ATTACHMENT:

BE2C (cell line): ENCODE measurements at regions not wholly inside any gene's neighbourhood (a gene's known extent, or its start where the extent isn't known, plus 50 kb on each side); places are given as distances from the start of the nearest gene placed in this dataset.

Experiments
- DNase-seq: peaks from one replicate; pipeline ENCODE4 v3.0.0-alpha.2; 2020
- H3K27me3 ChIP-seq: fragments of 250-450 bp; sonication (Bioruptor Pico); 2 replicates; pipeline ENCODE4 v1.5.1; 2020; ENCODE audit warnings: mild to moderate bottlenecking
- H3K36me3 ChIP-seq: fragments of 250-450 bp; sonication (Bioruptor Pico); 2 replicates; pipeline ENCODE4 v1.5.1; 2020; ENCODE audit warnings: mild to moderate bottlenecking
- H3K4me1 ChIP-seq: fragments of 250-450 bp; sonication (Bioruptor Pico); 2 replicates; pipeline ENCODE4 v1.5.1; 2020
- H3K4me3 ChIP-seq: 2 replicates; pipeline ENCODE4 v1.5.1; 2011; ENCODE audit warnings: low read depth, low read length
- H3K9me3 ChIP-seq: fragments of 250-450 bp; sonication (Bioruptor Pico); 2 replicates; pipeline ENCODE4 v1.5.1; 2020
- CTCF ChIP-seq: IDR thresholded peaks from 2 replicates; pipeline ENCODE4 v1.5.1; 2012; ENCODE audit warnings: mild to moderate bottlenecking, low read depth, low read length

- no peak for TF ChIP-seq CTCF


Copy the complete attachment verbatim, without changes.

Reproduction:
BE2C (cell line): ENCODE measurements at regions not wholly inside any gene's neighbourhood (a gene's known extent, or its start where the extent isn't known, plus 50 kb on each side); places are given as distances from the start of the nearest gene placed in this dataset.

Experiments
- DNase-seq: peaks from one replicate; pipeline ENCODE4 v3.0.0-alpha.2; 2020
- H3K27me3 ChIP-seq: fragments of 250-450 bp; sonication (Bioruptor Pico); 2 replicates; pipeline ENCODE4 v1.5.1; 2020; ENCODE audit warnings: mild to moderate bottlenecking
- H3K36me3 ChIP-seq: fragments of 250-450 bp; sonication (Bioruptor Pico); 2 replicates; pipeline ENCODE4 v1.5.1; 2020; ENCODE audit warnings: mild to moderate bottlenecking
- H3K4me1 ChIP-seq: fragments of 250-450 bp; sonication (Bioruptor Pico); 2 replicates; pipeline ENCODE4 v1.5.1; 2020
- H3K4me3 ChIP-seq: 2 replicates; pipeline ENCODE4 v1.5.1; 2011; ENCODE audit warnings: low read depth, low read length
- H3K9me3 ChIP-seq: fragments of 250-450 bp; sonication (Bioruptor Pico); 2 replicates; pipeline ENCODE4 v1.5.1; 2020
- CTCF ChIP-seq: IDR thresholded peaks from 2 replicates; pipeline ENCODE4 v1.5.1; 2012; ENCODE audit warnings: mild to moderate bottlenecking, low read depth, low read length

- no peak for TF ChIP-seq CTCF